The 308 CC replaces the 307, one of the first cars fetauring a solid retractable roof to the Focus class. Unfortunately, Peugeot's convertible arrangements for the 307 did little for its styling. This, and significant extra weight that fell well short of freeing the car of tremors and shakes, resulted in a cabriolet that was better in theory than reality, rather like the 206 CC.
But Peugeot has persevered with the concept – not least because it has sold an awful lot of these cars – and as with the 207 CC it has done much to overcome the shortcomings this time around. Not that the 308 CC is a lightweight, weighing 1480kg (at its lightest) to its predecessor’s 1528kg. But Peugeot claims the body is eight per cent more rigid.
The 308 CC is 3mm shorter of wheelbase than the 308 hatchback, but they share front-end crash structures. There are major differences elsewhere; the windscreen pillars are substantially strengthened, along with sills said to be capable of resisting a 12-tonne force. The windscreen frame provides rollover protection while the doors can withstand a 6.5-tonne force. Pop-up rollover bars protect rear-seat occupants. The front seats provide integral side and head ’bags, the latter a world first. The result is five NCAP occupant protection stars and 36 out of 37 points.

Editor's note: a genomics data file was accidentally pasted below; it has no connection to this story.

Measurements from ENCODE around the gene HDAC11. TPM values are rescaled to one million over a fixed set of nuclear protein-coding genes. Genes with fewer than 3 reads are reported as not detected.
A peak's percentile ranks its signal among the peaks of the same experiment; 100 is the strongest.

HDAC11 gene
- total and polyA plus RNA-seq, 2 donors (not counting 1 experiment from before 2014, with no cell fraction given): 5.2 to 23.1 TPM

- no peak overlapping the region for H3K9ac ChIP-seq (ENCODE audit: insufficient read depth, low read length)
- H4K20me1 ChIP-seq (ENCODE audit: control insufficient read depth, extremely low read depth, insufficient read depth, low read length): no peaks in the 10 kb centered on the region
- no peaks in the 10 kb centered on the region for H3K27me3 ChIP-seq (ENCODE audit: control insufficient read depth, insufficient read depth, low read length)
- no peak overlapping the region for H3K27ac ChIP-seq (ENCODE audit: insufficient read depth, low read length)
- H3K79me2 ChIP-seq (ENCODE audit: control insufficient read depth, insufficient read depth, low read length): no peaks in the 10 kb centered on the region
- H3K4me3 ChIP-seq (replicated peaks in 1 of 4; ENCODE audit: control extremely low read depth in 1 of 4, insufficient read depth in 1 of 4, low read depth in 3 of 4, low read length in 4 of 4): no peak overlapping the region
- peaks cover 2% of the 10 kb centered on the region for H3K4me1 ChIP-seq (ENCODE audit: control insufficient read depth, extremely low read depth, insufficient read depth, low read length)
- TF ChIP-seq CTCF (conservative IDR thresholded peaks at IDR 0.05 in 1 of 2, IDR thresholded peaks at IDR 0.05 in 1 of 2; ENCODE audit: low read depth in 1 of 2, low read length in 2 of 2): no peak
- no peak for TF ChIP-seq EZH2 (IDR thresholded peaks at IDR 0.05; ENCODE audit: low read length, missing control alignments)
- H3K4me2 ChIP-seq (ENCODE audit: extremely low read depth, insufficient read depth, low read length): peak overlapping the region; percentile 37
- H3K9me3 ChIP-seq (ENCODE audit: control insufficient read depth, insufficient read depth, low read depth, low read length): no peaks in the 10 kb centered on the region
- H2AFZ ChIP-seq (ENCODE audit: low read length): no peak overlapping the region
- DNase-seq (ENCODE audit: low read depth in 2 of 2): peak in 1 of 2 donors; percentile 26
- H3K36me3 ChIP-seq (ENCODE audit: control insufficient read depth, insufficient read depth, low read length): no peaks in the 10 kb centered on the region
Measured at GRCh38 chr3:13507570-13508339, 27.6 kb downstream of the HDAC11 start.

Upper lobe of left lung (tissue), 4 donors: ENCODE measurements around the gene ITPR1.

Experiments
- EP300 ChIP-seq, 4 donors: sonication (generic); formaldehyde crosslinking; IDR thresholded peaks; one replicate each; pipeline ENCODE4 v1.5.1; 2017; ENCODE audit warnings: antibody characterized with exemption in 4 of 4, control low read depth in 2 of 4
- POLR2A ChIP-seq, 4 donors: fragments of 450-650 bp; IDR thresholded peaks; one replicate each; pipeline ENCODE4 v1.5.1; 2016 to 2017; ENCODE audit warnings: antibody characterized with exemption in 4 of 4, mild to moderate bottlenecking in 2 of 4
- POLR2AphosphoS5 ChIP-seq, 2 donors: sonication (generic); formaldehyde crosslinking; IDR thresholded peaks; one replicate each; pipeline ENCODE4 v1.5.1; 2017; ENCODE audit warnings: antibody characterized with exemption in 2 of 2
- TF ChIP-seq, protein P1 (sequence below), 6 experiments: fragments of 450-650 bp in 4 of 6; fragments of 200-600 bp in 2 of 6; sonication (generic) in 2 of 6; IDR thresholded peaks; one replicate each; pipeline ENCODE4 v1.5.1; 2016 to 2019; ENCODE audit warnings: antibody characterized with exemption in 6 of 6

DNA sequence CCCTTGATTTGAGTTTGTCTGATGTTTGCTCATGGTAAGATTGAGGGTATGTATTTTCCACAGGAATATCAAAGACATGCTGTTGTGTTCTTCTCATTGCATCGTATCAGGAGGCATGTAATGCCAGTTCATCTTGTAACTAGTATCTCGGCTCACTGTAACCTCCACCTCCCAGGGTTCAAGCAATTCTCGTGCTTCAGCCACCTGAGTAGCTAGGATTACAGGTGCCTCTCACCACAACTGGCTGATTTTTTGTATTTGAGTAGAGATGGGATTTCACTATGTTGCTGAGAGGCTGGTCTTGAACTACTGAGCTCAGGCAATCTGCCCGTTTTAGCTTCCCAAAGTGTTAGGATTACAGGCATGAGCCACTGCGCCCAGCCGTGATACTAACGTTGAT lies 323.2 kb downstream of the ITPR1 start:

Peugeot has stuck with a two-piece roof design instead of the three-section assemblies employed by the Volkswagen Eos, which allow for a longer roof panel and less need for front and rear screens that extend into the roof to make up the difference. The advantage of Peugeot’s approach is less weight, less complexity and a bigger boot, roof down – but the flipside is a windscreen that extends rearwards to almost cover your head. It can also lead to ungainly styling, although the 308 CC suffers less here than its predecessor did.